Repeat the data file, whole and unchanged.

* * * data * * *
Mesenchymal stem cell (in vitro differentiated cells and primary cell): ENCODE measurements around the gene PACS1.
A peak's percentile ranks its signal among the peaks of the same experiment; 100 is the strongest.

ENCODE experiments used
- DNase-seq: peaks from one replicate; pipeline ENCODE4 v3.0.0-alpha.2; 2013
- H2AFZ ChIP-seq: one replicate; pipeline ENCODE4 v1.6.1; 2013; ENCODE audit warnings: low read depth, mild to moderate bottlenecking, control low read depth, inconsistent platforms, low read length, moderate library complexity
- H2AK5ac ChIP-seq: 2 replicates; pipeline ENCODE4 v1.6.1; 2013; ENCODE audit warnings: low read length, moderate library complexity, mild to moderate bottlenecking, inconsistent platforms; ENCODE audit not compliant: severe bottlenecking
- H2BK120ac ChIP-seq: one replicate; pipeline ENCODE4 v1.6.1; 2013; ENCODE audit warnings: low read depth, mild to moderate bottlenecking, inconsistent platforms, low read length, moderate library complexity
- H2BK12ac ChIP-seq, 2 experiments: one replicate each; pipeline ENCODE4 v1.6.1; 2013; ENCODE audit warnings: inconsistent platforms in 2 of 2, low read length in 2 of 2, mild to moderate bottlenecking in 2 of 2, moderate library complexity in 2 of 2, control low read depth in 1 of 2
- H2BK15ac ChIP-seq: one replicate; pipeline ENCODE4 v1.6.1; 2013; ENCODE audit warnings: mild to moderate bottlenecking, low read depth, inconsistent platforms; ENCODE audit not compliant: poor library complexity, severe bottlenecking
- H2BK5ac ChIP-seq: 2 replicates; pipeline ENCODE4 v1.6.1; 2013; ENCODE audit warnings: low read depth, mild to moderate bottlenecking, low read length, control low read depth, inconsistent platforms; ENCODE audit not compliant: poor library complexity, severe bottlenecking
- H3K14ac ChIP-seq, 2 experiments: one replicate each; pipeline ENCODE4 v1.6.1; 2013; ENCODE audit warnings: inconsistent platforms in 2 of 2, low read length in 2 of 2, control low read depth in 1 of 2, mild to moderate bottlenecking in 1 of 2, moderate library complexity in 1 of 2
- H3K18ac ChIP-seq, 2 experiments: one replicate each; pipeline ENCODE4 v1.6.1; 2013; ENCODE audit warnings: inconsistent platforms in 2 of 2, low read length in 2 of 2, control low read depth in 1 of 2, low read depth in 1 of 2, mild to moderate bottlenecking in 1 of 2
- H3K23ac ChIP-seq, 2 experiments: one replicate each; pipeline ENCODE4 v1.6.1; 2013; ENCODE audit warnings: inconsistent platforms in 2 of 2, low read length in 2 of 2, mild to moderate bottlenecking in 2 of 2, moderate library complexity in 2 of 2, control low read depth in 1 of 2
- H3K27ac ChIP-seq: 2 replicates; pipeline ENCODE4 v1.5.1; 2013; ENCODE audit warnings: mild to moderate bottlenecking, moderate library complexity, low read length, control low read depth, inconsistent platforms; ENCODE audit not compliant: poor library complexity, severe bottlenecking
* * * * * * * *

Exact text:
Mesenchymal stem cell (in vitro differentiated cells and primary cell): ENCODE measurements around the gene PACS1.
A peak's percentile ranks its signal among the peaks of the same experiment; 100 is the strongest.

ENCODE experiments used
- DNase-seq: peaks from one replicate; pipeline ENCODE4 v3.0.0-alpha.2; 2013
- H2AFZ ChIP-seq: one replicate; pipeline ENCODE4 v1.6.1; 2013; ENCODE audit warnings: low read depth, mild to moderate bottlenecking, control low read depth, inconsistent platforms, low read length, moderate library complexity
- H2AK5ac ChIP-seq: 2 replicates; pipeline ENCODE4 v1.6.1; 2013; ENCODE audit warnings: low read length, moderate library complexity, mild to moderate bottlenecking, inconsistent platforms; ENCODE audit not compliant: severe bottlenecking
- H2BK120ac ChIP-seq: one replicate; pipeline ENCODE4 v1.6.1; 2013; ENCODE audit warnings: low read depth, mild to moderate bottlenecking, inconsistent platforms, low read length, moderate library complexity
- H2BK12ac ChIP-seq, 2 experiments: one replicate each; pipeline ENCODE4 v1.6.1; 2013; ENCODE audit warnings: inconsistent platforms in 2 of 2, low read length in 2 of 2, mild to moderate bottlenecking in 2 of 2, moderate library complexity in 2 of 2, control low read depth in 1 of 2
- H2BK15ac ChIP-seq: one replicate; pipeline ENCODE4 v1.6.1; 2013; ENCODE audit warnings: mild to moderate bottlenecking, low read depth, inconsistent platforms; ENCODE audit not compliant: poor library complexity, severe bottlenecking
- H2BK5ac ChIP-seq: 2 replicates; pipeline ENCODE4 v1.6.1; 2013; ENCODE audit warnings: low read depth, mild to moderate bottlenecking, low read length, control low read depth, inconsistent platforms; ENCODE audit not compliant: poor library complexity, severe bottlenecking
- H3K14ac ChIP-seq, 2 experiments: one replicate each; pipeline ENCODE4 v1.6.1; 2013; ENCODE audit warnings: inconsistent platforms in 2 of 2, low read length in 2 of 2, control low read depth in 1 of 2, mild to moderate bottlenecking in 1 of 2, moderate library complexity in 1 of 2
- H3K18ac ChIP-seq, 2 experiments: one replicate each; pipeline ENCODE4 v1.6.1; 2013; ENCODE audit warnings: inconsistent platforms in 2 of 2, low read length in 2 of 2, control low read depth in 1 of 2, low read depth in 1 of 2, mild to moderate bottlenecking in 1 of 2
- H3K23ac ChIP-seq, 2 experiments: one replicate each; pipeline ENCODE4 v1.6.1; 2013; ENCODE audit warnings: inconsistent platforms in 2 of 2, low read length in 2 of 2, mild to moderate bottlenecking in 2 of 2, moderate library complexity in 2 of 2, control low read depth in 1 of 2
- H3K27ac ChIP-seq: 2 replicates; pipeline ENCODE4 v1.5.1; 2013; ENCODE audit warnings: mild to moderate bottlenecking, moderate library complexity, low read length, control low read depth, inconsistent platforms; ENCODE audit not compliant: poor library complexity, severe bottlenecking